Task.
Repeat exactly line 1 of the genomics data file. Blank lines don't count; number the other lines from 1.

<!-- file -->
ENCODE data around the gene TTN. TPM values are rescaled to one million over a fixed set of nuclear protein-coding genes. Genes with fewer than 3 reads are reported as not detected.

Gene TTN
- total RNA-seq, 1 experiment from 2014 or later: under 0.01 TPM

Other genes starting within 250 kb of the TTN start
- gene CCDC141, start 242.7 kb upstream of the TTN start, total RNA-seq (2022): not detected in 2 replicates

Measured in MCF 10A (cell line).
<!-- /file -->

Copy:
ENCODE data around the gene TTN. TPM values are rescaled to one million over a fixed set of nuclear protein-coding genes. Genes with fewer than 3 reads are reported as not detected.